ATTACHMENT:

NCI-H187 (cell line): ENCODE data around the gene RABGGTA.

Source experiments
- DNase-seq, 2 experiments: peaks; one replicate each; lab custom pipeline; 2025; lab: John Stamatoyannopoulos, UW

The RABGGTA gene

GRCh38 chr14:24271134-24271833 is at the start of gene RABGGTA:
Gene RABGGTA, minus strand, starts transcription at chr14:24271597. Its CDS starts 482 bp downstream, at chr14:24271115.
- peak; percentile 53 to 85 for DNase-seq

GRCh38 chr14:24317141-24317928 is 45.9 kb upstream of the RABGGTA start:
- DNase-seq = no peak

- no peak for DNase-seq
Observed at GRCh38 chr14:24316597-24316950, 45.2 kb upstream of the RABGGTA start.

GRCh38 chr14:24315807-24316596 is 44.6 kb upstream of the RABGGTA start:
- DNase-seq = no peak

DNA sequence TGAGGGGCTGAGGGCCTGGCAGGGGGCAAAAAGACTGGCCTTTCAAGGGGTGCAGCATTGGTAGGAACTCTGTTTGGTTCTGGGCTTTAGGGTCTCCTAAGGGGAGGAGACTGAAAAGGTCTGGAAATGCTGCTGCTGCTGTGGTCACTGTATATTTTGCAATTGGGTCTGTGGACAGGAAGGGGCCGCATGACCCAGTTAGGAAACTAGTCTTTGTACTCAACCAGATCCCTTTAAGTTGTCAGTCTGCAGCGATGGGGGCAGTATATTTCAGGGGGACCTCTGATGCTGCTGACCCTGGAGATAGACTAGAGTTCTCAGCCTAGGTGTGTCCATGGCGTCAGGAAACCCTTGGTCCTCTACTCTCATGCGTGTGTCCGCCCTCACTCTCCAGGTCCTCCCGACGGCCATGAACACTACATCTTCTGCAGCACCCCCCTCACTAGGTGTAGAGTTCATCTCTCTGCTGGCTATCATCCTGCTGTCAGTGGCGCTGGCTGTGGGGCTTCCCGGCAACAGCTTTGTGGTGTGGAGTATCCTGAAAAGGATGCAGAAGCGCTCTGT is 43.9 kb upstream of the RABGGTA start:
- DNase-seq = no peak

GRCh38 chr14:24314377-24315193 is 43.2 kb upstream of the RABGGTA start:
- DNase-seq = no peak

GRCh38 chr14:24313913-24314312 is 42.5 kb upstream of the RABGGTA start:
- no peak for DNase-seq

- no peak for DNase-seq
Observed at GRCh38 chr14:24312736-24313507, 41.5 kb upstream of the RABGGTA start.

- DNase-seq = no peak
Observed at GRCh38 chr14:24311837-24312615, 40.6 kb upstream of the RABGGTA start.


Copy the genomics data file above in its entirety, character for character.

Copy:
NCI-H187 (cell line): ENCODE data around the gene RABGGTA.

Source experiments
- DNase-seq, 2 experiments: peaks; one replicate each; lab custom pipeline; 2025; lab: John Stamatoyannopoulos, UW

The RABGGTA gene

GRCh38 chr14:24271134-24271833 is at the start of gene RABGGTA:
Gene RABGGTA, minus strand, starts transcription at chr14:24271597. Its CDS starts 482 bp downstream, at chr14:24271115.
- peak; percentile 53 to 85 for DNase-seq

GRCh38 chr14:24317141-24317928 is 45.9 kb upstream of the RABGGTA start:
- DNase-seq = no peak

- no peak for DNase-seq
Observed at GRCh38 chr14:24316597-24316950, 45.2 kb upstream of the RABGGTA start.

GRCh38 chr14:24315807-24316596 is 44.6 kb upstream of the RABGGTA start:
- DNase-seq = no peak

DNA sequence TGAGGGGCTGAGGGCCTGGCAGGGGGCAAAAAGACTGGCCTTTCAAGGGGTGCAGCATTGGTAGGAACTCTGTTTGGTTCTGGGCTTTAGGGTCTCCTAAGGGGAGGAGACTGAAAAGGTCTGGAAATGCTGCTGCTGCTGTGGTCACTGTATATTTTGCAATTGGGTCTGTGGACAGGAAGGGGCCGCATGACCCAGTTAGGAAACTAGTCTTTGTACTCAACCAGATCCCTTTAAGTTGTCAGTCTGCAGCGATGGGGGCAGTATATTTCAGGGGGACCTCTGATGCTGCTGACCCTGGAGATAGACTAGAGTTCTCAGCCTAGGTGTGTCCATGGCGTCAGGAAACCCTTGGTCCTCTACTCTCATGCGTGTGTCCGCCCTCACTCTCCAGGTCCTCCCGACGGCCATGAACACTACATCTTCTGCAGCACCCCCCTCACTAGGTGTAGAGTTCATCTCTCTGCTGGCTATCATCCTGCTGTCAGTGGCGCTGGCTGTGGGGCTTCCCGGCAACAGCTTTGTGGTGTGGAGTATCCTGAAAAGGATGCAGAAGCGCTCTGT is 43.9 kb upstream of the RABGGTA start:
- DNase-seq = no peak

GRCh38 chr14:24314377-24315193 is 43.2 kb upstream of the RABGGTA start:
- DNase-seq = no peak

GRCh38 chr14:24313913-24314312 is 42.5 kb upstream of the RABGGTA start:
- no peak for DNase-seq

- no peak for DNase-seq
Observed at GRCh38 chr14:24312736-24313507, 41.5 kb upstream of the RABGGTA start.

- DNase-seq = no peak
Observed at GRCh38 chr14:24311837-24312615, 40.6 kb upstream of the RABGGTA start.